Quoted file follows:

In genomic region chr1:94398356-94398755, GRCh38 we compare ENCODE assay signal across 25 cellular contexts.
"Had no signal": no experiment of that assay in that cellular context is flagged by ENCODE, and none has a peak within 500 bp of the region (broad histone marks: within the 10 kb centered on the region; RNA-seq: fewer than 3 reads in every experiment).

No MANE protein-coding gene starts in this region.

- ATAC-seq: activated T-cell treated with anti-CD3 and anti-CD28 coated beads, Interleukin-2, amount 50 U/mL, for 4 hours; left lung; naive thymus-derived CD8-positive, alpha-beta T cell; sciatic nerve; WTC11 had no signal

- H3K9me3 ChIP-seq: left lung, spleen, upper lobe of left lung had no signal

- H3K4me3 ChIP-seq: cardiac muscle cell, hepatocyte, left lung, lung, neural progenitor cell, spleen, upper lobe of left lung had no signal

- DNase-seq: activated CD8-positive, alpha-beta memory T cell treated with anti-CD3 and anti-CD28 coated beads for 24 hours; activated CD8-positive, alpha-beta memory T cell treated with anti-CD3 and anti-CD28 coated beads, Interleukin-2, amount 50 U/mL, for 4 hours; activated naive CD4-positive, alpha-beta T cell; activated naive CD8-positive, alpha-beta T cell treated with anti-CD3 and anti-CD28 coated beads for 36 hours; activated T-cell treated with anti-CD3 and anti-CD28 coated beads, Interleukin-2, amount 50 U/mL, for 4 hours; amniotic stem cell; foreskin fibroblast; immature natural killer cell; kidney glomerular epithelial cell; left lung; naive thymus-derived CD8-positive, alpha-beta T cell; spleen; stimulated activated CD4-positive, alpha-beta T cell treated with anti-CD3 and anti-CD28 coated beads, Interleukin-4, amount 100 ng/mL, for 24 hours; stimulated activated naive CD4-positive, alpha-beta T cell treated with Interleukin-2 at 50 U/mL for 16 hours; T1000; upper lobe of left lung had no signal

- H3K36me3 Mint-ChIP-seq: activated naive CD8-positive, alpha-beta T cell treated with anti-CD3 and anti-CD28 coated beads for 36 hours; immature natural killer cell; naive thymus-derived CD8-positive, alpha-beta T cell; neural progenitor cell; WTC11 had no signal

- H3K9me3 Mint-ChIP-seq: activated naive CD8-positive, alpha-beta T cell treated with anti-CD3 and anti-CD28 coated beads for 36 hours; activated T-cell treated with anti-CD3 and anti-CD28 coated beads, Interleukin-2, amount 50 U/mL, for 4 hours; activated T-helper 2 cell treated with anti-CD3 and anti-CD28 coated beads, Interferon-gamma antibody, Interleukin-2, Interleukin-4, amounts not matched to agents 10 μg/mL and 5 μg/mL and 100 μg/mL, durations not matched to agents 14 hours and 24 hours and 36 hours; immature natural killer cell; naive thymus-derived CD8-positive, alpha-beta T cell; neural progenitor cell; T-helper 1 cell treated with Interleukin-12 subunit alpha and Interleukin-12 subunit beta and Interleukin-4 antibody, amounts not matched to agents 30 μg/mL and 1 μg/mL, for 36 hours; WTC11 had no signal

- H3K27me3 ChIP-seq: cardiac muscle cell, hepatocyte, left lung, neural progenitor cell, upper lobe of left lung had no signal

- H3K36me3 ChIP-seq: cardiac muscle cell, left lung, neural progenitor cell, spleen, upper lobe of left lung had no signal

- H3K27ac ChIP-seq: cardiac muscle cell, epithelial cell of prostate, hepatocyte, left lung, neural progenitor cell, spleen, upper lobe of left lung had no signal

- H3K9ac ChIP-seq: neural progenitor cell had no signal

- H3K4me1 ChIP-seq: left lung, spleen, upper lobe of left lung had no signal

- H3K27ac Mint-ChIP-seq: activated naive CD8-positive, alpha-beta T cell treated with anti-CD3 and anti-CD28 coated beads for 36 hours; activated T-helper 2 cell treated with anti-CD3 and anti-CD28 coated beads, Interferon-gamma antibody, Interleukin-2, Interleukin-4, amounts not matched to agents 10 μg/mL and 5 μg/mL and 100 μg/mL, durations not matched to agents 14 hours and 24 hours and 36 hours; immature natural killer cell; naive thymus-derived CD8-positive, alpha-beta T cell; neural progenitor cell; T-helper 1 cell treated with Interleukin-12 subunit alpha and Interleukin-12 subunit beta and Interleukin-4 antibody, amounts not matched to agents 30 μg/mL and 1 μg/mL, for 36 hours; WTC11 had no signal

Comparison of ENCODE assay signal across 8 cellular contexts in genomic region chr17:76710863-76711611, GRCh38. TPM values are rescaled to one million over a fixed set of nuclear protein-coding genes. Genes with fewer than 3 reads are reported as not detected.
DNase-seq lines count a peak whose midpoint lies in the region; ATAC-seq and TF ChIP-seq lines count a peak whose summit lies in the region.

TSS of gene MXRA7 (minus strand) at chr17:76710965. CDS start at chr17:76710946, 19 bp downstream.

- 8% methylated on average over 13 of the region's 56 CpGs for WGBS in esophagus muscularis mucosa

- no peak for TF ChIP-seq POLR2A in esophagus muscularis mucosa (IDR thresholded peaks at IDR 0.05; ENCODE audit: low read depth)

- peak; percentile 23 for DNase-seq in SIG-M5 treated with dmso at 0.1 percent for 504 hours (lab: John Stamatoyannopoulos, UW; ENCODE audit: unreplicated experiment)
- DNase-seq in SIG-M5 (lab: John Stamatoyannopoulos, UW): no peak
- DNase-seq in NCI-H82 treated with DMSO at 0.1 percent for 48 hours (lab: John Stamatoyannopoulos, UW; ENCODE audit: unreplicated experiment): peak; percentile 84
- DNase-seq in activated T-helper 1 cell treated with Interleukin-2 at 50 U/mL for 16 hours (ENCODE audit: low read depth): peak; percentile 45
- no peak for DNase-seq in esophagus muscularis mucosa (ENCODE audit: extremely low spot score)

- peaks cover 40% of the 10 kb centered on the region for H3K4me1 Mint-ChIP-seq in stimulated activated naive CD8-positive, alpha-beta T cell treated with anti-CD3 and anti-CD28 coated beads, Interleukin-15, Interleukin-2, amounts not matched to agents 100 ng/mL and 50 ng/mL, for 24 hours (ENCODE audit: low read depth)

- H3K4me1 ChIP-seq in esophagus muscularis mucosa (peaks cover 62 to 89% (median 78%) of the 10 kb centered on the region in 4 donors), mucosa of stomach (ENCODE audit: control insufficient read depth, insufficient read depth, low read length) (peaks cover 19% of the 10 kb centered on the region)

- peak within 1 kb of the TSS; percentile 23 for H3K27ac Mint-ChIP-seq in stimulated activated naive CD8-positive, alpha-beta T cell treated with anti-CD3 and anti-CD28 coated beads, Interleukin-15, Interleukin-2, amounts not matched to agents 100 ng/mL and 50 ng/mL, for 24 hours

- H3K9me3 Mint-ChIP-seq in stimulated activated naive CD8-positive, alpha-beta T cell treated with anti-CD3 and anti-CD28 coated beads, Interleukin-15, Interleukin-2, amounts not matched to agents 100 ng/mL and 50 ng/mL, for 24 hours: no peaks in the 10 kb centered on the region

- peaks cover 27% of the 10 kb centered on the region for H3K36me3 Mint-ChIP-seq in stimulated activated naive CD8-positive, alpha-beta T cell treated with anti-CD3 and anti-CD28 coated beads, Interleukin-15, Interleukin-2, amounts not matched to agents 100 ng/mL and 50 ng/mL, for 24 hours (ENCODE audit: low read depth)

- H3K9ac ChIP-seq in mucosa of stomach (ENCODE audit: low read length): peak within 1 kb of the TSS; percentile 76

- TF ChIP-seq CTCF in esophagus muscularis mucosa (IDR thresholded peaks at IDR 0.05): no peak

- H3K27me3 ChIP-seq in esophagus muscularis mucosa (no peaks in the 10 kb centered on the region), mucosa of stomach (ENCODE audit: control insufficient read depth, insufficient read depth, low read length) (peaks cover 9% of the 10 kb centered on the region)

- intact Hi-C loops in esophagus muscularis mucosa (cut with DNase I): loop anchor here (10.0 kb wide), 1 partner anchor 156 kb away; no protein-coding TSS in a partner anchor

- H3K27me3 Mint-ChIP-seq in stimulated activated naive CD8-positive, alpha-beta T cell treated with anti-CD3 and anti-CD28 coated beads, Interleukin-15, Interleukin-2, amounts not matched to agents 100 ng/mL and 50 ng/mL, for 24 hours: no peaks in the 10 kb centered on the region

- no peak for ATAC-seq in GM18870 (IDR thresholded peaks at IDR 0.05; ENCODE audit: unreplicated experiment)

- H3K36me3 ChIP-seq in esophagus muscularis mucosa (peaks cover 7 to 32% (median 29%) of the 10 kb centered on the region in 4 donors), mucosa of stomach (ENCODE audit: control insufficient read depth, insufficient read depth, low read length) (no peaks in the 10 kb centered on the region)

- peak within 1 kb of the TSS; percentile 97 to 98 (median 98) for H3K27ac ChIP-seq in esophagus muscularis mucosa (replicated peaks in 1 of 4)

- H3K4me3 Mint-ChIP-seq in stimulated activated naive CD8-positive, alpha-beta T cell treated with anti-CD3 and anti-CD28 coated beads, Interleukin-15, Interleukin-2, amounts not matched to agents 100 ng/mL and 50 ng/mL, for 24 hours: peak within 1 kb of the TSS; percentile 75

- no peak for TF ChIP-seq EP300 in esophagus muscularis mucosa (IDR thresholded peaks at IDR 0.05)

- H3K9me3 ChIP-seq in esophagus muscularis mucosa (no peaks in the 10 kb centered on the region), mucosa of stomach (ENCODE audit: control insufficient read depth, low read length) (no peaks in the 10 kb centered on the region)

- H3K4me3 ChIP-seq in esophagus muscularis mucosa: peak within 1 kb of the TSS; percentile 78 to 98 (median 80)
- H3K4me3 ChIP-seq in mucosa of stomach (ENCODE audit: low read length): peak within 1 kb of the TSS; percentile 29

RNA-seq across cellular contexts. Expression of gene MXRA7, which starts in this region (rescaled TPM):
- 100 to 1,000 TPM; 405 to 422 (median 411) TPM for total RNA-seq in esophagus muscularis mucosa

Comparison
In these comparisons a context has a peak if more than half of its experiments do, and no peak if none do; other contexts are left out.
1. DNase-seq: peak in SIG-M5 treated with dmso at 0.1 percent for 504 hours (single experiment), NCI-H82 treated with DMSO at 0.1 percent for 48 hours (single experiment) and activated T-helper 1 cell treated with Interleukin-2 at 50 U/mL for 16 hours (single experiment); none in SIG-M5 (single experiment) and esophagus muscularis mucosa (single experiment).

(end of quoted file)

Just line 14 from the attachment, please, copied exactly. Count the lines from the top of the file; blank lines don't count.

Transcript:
- H3K4me1 ChIP-seq: left lung, spleen, upper lobe of left lung had no signal